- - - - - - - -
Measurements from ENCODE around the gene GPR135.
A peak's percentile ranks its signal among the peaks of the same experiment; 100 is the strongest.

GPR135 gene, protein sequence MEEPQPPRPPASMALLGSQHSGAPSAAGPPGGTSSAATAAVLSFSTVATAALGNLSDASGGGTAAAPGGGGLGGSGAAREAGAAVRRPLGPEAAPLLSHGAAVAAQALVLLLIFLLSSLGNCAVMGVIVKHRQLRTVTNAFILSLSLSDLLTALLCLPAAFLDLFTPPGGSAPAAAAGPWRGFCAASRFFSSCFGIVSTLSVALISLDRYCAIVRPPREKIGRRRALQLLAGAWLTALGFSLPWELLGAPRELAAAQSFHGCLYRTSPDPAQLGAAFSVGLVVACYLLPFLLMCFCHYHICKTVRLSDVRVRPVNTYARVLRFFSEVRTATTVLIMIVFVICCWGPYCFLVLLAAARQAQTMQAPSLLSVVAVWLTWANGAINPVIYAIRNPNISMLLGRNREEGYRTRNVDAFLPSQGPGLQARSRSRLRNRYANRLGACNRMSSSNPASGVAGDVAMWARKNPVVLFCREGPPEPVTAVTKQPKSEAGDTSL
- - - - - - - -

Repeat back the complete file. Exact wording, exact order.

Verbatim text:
Measurements from ENCODE around the gene GPR135.
A peak's percentile ranks its signal among the peaks of the same experiment; 100 is the strongest.

GPR135 gene, protein sequence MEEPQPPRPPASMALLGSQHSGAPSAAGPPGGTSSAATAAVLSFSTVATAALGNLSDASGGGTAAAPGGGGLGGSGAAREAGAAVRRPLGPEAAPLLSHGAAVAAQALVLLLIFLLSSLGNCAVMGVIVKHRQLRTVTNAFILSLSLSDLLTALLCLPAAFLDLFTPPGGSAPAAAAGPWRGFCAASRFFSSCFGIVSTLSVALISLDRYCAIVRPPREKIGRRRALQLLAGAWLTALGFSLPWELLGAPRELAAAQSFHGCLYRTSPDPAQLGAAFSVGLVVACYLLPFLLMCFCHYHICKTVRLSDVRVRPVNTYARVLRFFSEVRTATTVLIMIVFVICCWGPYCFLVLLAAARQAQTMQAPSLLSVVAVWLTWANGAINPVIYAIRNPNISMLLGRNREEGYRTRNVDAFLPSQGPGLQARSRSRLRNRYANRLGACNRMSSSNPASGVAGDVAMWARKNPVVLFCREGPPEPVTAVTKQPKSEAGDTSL